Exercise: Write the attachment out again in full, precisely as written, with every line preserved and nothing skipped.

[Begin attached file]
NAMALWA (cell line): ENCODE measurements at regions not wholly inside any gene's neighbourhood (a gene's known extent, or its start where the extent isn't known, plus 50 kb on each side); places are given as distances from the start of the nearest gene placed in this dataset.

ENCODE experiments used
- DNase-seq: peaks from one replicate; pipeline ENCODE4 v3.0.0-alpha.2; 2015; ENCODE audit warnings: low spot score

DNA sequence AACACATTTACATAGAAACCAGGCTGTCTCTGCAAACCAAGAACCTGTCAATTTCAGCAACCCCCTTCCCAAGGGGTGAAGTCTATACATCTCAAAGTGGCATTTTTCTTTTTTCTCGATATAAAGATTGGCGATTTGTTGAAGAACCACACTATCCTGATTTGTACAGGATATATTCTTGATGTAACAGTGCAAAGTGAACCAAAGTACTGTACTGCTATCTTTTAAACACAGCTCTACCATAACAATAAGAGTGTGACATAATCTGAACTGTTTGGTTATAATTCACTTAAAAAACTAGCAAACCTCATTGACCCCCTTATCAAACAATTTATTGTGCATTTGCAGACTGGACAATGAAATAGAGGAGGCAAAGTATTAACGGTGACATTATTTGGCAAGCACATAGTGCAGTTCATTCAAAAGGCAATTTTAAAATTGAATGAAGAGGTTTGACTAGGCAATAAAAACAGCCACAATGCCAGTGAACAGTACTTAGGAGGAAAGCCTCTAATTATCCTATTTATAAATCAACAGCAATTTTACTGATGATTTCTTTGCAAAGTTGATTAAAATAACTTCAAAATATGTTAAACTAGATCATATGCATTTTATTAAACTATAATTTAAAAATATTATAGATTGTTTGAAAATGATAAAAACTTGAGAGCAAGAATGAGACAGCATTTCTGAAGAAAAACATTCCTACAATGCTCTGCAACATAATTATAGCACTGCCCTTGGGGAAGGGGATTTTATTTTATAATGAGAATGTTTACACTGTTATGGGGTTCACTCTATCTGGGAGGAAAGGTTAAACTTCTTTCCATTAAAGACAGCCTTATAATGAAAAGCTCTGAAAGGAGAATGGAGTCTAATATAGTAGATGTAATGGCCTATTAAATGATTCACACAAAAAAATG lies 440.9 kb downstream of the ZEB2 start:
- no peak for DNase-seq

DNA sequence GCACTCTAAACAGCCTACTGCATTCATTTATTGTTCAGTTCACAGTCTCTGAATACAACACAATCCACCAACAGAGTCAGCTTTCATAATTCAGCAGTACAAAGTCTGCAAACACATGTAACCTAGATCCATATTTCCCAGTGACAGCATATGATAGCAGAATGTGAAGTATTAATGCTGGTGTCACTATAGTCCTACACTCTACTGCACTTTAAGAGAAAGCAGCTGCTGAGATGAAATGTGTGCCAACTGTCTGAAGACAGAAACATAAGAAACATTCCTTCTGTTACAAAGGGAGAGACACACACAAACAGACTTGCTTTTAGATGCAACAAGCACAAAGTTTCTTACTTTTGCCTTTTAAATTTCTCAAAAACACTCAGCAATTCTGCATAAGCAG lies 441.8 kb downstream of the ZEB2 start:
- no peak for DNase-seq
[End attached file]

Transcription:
NAMALWA (cell line): ENCODE measurements at regions not wholly inside any gene's neighbourhood (a gene's known extent, or its start where the extent isn't known, plus 50 kb on each side); places are given as distances from the start of the nearest gene placed in this dataset.

ENCODE experiments used
- DNase-seq: peaks from one replicate; pipeline ENCODE4 v3.0.0-alpha.2; 2015; ENCODE audit warnings: low spot score

DNA sequence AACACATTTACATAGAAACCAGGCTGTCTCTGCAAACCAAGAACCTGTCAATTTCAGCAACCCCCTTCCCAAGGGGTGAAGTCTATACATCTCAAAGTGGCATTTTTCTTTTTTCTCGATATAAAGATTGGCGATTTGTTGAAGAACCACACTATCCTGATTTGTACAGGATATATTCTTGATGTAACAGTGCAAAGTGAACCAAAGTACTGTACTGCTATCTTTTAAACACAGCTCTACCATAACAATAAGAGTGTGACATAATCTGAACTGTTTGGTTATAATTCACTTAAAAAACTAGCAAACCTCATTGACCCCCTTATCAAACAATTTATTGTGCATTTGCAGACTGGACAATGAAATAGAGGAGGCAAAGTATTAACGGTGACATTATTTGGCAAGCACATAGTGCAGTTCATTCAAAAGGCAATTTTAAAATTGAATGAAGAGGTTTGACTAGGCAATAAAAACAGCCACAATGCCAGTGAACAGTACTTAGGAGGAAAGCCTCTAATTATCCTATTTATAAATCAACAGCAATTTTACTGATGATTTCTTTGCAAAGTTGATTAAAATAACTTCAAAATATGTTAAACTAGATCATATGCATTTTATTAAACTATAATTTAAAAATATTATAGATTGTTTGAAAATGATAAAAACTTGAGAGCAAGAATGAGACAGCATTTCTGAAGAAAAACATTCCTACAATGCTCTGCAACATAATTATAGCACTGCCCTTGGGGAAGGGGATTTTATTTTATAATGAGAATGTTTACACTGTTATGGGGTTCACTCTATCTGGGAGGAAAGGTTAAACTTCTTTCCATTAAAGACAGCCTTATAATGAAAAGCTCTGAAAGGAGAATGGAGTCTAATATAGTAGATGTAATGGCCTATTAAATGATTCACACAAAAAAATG lies 440.9 kb downstream of the ZEB2 start:
- no peak for DNase-seq

DNA sequence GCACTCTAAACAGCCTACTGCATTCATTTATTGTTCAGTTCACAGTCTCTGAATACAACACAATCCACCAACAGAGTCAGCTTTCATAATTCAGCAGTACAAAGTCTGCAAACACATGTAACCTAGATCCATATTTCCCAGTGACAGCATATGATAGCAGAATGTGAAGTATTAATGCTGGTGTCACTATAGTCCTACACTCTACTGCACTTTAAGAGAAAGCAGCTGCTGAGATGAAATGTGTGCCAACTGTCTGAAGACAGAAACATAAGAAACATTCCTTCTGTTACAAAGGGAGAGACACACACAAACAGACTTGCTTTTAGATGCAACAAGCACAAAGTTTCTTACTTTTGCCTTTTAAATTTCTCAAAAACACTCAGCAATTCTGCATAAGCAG lies 441.8 kb downstream of the ZEB2 start:
- no peak for DNase-seq